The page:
This whole “Krautrock thing” sometimes seems to have grown into something monstrous and uncontrollable…it’s been twenty years since I began this stupid music magazine venture, and in my first issue I was full of enthusiasm with the “rediscovery” of what was for me mostly new territory, and wittered in insane, fatuous ways about the music of Faust, Popol Vuh, Amon Düül, Neu!, and Tangerine Dream. The 1990s were a good time to be doing that, as so much of the back catalogue of prominent Kraut idols was being reissued on compact disc, and more discoveries kept coming to light as record labels maintained the programme of intensive vault-excavations. Since then there’s been books and articles galore fixing “Krautrock” as a viable genre in our minds, and nowadays the term is applied loosely by music journalists and press agents to any contemporary combo trying anything that’s vaguely experimental. Likewise, many bands and musicians are quick to apply it to their music themselves, without any prompting. We think we understand the term as shared currency, but do we? If only we could all agree on what “Krautrock” actually means…there’s so much variety and ground-breaking material that emerged from parts of Germany through the 1970s, so much of it with very little common ground.
I mention this with no prejudice whatever towards Solaris, and their rather nifty CDR called Summer Edits (LINEAR OBESSIONAL RECORDINGS LOR 0069). The headline is that these 12 instrumentals are heavily influenced by “Krautrock”, but the band come clean about this, and the influence has come about in a rather roundabout way. Also, to their credit, they are nowhere near as smarmy and “knowing” about their references as the awful Stereloab, or Julian Cope on Skellington. Further, Solaris quickly transcend the influences, and end up creating great and original music all of their own, and the inventiveness and ingenuity on offer here is impressive, each track revealing new ideas and fresh surprises.
The team of Mark Sanderson, Mark Spybey and Richard Sanderson claim that they formed Solaris in 1974, when they were all teenagers. They shared a love of Krautrock music during these glorious years when Can LPs were selling in Woolworths and The Faust Tapes could be had for 49p from a Virgin Megastore. Solaris never made any records or cassettes, however, and the present release represents the efforts of these fifty-something English fellows as they “reformed” the band. Recordings were made in 2010 and 2012. The notes here state in a euphemistic fashion that “the musicians have matured in the intervening decades”, but I think the process that is relevant is that both Sandersons and Spybey have lived through many interesting developments and shifts in musical culture in these isles, and followed separate paths too; both Sandersons were members of a post-punk band called Drop, but Richard followed the shining star of free improvisation in the 1980s and has never looked back. I have met Richard in London a few times; I still recall him saying “I didn’t fight in the punk wars for this!” a propos of some recent musical development which he didn’t approve of. This is what I mean by “a roundabout way”; Solaris have returned to their Krautrock roots after 42 years, and filtered it through their adult selves. A process of distillation, one might say.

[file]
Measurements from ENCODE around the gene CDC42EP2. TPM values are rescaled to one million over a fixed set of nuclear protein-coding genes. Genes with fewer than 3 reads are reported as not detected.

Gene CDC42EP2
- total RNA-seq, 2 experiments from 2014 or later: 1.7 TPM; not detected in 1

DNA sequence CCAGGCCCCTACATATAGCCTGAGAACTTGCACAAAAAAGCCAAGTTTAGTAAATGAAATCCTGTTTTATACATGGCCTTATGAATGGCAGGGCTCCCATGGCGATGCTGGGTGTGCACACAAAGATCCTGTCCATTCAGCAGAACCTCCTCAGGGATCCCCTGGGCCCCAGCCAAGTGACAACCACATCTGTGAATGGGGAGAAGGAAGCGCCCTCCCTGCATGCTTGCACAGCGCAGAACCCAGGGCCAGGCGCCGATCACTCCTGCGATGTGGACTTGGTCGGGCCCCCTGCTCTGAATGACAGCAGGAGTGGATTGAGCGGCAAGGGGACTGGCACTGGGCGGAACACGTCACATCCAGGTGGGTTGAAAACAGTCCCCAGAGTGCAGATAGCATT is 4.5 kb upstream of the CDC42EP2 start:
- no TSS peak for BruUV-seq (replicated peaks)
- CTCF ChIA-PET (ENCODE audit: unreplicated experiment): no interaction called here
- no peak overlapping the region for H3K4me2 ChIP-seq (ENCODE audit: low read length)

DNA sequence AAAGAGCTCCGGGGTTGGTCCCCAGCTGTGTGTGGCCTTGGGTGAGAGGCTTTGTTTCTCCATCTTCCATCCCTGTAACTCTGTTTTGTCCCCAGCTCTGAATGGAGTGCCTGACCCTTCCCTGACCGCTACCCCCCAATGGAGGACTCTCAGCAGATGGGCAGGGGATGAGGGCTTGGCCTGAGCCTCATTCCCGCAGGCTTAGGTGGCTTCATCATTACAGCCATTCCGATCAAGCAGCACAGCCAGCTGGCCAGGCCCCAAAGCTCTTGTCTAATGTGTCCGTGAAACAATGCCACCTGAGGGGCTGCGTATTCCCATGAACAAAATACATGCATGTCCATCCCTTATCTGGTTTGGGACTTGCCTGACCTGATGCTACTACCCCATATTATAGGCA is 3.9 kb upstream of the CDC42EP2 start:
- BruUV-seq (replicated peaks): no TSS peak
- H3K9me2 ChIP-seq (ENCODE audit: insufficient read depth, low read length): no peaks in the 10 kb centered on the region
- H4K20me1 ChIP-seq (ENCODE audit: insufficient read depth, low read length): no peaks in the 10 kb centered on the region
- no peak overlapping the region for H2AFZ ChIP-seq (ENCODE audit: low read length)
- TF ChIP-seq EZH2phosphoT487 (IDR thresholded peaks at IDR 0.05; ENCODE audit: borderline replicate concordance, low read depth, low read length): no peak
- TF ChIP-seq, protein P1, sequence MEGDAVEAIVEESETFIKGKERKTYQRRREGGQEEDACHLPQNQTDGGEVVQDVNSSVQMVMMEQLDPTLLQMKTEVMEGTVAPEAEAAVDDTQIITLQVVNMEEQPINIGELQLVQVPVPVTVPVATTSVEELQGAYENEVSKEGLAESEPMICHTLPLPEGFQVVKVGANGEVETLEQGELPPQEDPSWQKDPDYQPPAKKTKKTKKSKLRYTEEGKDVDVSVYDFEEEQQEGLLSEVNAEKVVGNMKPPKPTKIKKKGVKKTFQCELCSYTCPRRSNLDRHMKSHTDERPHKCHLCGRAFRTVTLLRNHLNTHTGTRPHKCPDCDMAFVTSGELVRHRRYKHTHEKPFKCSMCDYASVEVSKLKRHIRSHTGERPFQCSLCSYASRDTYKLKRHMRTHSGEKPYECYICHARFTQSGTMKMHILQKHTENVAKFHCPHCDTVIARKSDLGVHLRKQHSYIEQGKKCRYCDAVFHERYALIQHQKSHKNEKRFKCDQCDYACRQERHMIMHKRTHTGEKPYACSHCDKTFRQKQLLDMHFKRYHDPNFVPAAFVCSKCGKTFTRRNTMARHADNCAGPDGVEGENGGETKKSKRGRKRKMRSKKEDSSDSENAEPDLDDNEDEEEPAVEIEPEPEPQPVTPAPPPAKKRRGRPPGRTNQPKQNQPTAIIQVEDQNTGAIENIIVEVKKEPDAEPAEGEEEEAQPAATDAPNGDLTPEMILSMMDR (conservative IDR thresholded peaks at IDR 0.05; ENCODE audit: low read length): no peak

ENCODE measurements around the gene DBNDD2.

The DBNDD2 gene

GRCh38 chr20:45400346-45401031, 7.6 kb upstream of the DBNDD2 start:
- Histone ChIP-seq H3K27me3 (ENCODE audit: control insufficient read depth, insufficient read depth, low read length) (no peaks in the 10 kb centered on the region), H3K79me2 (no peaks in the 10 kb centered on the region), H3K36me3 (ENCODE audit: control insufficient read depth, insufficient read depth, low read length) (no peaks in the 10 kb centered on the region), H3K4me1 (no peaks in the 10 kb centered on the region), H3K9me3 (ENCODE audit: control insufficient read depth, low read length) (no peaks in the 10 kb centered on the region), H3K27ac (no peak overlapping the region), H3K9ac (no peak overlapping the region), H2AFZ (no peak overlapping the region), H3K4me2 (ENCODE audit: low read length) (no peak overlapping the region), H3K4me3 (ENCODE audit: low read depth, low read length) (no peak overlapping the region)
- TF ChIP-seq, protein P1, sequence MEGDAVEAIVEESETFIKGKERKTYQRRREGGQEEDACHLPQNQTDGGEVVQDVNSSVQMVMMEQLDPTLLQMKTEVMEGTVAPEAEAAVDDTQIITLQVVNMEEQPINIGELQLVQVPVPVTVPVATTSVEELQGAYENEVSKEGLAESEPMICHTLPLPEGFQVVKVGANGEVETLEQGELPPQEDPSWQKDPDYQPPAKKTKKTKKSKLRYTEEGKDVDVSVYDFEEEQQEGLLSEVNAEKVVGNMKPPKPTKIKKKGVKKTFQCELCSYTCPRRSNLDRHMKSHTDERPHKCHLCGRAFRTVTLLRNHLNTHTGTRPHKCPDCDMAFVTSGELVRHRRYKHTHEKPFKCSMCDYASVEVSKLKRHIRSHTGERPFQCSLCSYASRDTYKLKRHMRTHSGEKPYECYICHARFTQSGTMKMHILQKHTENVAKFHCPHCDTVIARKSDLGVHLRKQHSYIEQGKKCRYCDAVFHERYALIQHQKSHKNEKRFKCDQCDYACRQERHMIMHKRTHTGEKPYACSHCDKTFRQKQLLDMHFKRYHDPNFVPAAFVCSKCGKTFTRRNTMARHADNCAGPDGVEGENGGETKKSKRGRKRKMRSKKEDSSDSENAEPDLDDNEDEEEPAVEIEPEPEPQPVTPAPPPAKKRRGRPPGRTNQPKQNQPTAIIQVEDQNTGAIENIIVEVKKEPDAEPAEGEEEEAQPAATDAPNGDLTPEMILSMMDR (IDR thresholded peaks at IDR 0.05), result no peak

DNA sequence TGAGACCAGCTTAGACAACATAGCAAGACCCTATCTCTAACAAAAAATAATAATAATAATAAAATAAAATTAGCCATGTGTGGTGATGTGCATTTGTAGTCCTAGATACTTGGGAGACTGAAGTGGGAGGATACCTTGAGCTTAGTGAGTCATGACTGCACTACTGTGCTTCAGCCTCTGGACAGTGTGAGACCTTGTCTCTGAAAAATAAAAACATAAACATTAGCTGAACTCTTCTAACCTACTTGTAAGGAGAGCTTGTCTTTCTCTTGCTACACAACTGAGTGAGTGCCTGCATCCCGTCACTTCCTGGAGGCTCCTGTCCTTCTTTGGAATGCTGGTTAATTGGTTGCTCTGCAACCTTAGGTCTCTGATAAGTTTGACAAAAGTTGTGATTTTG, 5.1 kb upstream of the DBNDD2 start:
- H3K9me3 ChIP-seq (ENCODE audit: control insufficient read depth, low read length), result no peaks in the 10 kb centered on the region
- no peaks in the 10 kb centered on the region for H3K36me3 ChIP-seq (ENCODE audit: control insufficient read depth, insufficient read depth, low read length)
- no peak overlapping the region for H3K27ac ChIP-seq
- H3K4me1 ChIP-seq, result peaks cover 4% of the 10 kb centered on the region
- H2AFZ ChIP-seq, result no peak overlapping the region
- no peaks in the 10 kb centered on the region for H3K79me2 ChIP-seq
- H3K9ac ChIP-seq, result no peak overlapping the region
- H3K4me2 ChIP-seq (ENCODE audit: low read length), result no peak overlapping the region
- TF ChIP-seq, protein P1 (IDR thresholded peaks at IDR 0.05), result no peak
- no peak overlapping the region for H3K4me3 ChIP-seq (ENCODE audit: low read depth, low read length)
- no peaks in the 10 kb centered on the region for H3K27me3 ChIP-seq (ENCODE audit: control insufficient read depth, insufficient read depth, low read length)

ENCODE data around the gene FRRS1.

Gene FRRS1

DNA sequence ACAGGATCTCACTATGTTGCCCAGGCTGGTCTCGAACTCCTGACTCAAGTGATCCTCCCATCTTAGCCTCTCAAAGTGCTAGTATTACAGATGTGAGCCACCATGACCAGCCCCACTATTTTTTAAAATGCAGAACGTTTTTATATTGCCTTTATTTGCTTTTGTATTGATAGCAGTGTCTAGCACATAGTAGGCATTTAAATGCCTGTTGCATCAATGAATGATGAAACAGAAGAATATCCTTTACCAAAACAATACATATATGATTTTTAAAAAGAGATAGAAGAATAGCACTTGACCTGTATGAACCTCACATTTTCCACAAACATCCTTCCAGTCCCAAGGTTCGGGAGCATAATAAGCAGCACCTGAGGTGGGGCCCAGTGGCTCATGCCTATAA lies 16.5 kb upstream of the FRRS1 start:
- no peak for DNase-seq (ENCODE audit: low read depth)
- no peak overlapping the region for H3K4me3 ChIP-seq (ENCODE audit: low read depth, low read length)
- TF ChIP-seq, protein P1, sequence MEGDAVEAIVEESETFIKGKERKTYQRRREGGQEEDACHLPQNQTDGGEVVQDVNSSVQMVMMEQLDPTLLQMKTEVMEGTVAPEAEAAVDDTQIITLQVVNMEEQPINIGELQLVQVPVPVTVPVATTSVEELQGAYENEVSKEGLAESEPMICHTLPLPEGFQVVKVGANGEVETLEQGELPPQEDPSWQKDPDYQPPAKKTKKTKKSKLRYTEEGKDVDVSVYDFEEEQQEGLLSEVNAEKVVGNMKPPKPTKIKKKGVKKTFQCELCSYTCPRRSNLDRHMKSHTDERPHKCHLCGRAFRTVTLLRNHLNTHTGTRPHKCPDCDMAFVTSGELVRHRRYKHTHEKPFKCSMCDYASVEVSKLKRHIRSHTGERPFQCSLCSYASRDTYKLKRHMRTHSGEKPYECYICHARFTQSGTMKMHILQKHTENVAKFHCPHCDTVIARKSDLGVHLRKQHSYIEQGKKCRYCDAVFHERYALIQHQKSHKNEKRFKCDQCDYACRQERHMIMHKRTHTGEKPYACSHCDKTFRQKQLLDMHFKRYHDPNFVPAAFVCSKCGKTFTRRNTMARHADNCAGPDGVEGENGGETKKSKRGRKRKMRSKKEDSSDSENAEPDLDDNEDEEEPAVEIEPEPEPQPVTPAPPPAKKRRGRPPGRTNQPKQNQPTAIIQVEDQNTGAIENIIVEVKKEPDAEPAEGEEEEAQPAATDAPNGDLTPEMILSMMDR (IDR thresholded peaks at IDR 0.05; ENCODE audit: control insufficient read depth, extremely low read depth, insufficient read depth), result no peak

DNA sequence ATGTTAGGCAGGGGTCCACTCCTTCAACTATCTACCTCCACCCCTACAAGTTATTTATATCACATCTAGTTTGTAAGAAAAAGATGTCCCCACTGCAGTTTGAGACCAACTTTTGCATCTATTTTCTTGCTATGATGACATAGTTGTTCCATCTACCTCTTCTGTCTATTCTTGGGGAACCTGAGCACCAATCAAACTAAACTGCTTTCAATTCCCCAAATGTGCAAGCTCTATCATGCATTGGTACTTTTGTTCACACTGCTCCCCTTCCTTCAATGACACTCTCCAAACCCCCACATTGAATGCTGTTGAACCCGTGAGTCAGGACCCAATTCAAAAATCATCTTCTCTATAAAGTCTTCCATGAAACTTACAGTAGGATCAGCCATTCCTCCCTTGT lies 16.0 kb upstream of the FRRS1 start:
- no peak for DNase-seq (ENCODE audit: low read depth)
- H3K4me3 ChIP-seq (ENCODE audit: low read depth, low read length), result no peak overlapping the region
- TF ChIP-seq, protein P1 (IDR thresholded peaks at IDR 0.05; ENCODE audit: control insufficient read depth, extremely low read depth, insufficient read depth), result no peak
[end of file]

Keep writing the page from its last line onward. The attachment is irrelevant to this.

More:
Music here as noted has much to savour in terms of its inventiveness, sense of discovery, even a sense of fun…music soon escapes the traps of genre pigeon-holing and becomes a living thing. Contributing factors might include (1) lo-fi recording quality in places, adding a sheen of authenticity without feeling like a spray-on atmosphere effect; (2) slightly ramshackle playing, where instruments and timing don’t quite marry up, but the rough edges make it just perfect; (3) evidence of strong rapport between the three, creating events and moments which many musicians would gaze on in envy, showing that their friendship has held good after a long time. Hugely enjoyable…gets better the more I listen. Expect scads of lively avant-rock, bizarre mystery drones, strange outer-space sounds, tasty organ licks, and more. Free experimentation influences mixing in with the project. In one instance (‘The In Section’) they even liken themselves to The Mnemonists. But there’s a lot of originality, and rarely if ever do they settle for a commonplace noise or an overused digital sound for any reason. Great! From 24 June 2016.